The first great test for the Food Standards Agency is to ensure we know exactly what we eat
The Food Standards Agency (FSA) has embarked on an ambitious review of food labelling policy, with expert committees, a Clear Labelling task force, "stakeholder dialogues", consumer and product surveys, and extensive consultation. It is not alone. Throughout the world, governments are drafting national codes and taking their recommendations to United Nations meetings on labelling standards that will ease the way for international trade in food.
Food labels are crucial to manufacturers, advertisers, retailers, governments, regulators and, increasingly, health and environmental campaigners, enabling them to influence consumer choice at that crucial place - the point of sale. Last year, the FSA conducted a national survey which found that nearly 60 per cent of shoppers usually or always refer to food labels, mainly checking the "use by" date, cooking instructions, amounts of fat, sugar and salt, and the use of additives and GM ingredients.
A smaller but growing number of people (significant to manufacturers because they tend to be more affluent) look for information on the way the food was produced - whether by fair trade, with good animal welfare or strict environmental standards.
Many labelling schemes are thorough and well presented. The trouble often occurs when the product doesn't have much to boast about. The labelling of fat content is a good example. We all know that eating a lot of fat, especially saturated fat, is bad for you. In the FSA's survey, 42 per cent of people said they check labels for fat content. Yet there is no legal requirement for this information to be on the label and, unsurprisingly, it is often fatty products that don't carry it.
Misinformation about fat is a particular problem where foods are touted as "healthy" or "healthier". There is one muesli bar that proclaims itself to be "84 per cent fat-free". Put it another way, the muesli bar contains 16 per cent fat. Not quite so appealing, is it? Yet it is marketed through health-food shops and even proclaims "healthy eating" on the label.
What are shoppers supposed to make of this misinformation - particularly when, as the survey shows, many people find it difficult to interpret numbers and percentages?
The law limits the use of the phrase "low fat" to foods that contain less than 3 per cent fat, but this rule is being challenged persistently by the margarine companies, which want to use "low fat" on products that have less fat than a competitor's. But would you expect any margarine (whose main ingredient is fat) to be reasonably described as "low fat"?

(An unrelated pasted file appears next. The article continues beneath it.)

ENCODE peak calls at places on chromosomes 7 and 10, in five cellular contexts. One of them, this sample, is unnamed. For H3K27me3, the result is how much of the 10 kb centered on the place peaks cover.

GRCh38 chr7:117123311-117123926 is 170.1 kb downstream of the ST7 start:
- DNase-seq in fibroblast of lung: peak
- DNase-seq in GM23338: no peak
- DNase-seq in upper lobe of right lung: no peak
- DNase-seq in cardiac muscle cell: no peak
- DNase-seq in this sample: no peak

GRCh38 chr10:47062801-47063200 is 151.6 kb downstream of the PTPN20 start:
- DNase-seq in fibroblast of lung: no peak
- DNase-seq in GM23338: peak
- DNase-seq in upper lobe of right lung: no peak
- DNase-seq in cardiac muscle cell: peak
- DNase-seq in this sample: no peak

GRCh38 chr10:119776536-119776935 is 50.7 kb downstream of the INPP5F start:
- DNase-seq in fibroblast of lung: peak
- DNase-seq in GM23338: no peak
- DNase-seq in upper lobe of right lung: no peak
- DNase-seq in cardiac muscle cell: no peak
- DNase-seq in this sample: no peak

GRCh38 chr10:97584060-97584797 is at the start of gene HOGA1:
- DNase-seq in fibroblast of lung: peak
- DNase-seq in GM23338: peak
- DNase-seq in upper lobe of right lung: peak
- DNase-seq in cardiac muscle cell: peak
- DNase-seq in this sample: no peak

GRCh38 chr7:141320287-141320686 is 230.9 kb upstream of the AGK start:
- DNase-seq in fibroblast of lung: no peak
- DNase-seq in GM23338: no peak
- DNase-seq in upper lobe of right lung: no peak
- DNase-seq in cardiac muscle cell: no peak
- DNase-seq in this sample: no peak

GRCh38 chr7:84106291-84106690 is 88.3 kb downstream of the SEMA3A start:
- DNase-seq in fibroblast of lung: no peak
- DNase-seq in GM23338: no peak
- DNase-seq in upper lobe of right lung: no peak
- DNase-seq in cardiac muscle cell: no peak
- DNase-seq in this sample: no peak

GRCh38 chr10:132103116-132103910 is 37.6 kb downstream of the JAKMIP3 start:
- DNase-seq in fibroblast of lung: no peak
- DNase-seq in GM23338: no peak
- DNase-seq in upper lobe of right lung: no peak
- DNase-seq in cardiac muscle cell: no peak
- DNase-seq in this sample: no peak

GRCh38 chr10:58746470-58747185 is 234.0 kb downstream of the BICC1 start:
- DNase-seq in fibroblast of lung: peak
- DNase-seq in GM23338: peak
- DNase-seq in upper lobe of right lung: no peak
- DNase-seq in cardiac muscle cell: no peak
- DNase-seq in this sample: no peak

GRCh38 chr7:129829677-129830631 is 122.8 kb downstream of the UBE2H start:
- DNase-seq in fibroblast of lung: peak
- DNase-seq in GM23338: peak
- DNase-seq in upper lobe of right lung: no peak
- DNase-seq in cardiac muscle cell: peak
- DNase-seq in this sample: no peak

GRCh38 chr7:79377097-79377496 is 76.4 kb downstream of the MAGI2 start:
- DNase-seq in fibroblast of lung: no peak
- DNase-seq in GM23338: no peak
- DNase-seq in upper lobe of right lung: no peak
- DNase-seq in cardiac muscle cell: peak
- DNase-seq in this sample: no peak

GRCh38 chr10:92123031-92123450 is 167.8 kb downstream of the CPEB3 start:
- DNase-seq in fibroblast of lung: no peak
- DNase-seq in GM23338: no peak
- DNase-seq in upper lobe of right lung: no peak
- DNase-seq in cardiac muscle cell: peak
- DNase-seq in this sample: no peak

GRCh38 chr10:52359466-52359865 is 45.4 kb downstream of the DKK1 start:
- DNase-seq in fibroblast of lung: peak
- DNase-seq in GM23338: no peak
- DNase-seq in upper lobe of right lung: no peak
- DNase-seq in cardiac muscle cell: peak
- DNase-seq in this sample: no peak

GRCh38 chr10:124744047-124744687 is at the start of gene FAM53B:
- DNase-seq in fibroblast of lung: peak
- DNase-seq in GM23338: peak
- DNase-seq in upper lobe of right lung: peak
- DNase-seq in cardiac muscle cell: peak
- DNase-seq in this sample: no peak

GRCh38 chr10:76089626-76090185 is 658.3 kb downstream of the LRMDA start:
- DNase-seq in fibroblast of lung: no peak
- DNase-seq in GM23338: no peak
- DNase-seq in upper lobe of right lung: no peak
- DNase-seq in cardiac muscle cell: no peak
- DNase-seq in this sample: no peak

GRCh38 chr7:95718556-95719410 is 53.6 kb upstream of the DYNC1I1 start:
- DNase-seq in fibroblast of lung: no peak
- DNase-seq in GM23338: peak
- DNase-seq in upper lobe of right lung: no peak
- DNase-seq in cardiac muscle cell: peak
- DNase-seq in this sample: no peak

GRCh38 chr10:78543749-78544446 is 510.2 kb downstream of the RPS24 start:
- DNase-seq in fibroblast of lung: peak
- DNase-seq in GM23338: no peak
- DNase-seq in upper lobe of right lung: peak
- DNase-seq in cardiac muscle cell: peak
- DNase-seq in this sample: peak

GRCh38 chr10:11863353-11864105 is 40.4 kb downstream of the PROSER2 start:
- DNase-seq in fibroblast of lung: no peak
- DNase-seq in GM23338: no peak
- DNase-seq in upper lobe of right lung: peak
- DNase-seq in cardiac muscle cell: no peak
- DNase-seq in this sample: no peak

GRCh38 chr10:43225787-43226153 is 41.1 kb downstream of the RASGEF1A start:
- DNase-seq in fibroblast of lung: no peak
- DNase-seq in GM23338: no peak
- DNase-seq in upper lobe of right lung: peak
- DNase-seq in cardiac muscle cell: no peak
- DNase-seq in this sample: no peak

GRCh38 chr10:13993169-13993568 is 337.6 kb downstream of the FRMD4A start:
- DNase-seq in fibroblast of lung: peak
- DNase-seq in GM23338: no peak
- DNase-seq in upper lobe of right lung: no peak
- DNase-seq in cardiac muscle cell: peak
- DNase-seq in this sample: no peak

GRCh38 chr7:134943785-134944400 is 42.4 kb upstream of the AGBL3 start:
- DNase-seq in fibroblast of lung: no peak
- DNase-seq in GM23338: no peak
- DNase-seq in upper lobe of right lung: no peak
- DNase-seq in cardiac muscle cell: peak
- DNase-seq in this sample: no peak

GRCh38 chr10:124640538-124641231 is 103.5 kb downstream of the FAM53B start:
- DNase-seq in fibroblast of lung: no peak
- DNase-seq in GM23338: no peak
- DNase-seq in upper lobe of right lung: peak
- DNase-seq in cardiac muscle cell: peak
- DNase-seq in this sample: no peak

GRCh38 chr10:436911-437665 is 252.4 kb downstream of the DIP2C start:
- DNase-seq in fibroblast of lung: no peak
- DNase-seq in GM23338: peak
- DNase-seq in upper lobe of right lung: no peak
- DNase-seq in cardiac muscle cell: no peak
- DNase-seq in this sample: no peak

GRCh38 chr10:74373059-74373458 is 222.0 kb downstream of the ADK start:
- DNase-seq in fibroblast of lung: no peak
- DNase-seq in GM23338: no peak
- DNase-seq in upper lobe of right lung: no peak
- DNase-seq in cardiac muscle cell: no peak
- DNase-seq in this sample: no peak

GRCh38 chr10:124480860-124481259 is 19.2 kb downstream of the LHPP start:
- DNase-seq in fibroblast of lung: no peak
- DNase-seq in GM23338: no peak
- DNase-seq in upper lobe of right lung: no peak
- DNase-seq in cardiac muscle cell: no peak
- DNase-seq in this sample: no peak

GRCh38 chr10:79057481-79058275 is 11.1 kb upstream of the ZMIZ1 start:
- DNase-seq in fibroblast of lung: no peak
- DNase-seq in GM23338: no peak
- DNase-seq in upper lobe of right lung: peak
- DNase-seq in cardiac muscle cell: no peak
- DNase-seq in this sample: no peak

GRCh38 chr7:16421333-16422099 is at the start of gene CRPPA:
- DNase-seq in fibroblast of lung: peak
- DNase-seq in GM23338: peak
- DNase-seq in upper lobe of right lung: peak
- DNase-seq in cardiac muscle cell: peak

These descriptions matter. The government estimates that a third of coronary heart disease and that up to a third of cancers are attributable to diet. As a nation, we eat too much fat, salt and sugar, and too little nutrient-rich fruit, vegetables, complex carbohydrates, lean meat and fish. Food labels are a crucial tool to help people make healthier choices about the food they and their children eat.
The Food Standards Agency has promised to be firm on labelling issues and to put the consumer first. It will have its work cut out, given the examples we regularly come across. Mothers want to buy healthy snacks for their children: bung a picture of some fruit on the front of a jelly sweet packet, add some vitamin C and call the added sugar "added energy for growing kids". Men have heard that olive oil is good for their heart: produce a normal margarine that's 4 per cent olive oil, raise the price and describe it as "healthy" olive spread. Women have read that wholegrain cereals could help reduce the risk of heart disease: carry an advertisement for a heart-health charity on the front of the cereal packet, because there isn't enough evidence to make a direct health claim - the implication will have to do.
FSA meetings usually attract a handful of specialists. But at a recent meeting of the new Food Labelling Forum, hosted by the FSA, hundreds of people - from environmental health offices, local authorities, small businesses, international food companies, trade associations, advertisers, health promotion organisations, consumer groups and health charities - crammed into a room in Westminster.
What must prevail in the discussions and policy decisions over the coming months is the primacy of human health. FSA decisions must support Department of Health initiatives to rebalance our diets. This will be a crucial test of "joined-up" government. We can look to organisations such as the Co-op for ideas - it already highlights own-label foods unambiguously as "high fat", "medium fat" or "low fat". Graphical representations of percentages may also help. We will also need new rules to curb the misuse of fruit imagery, deceptive nutrient descriptions and exaggerated health claims.
The food-labelling review will be one of the FSA's first great tests. For the good of our long-term health, let's hope it gets it right.
Kath Dalmeny writes for the Food Magazine, published by the Food Commission, an independent consumer watchdog (firstname.lastname@example.org)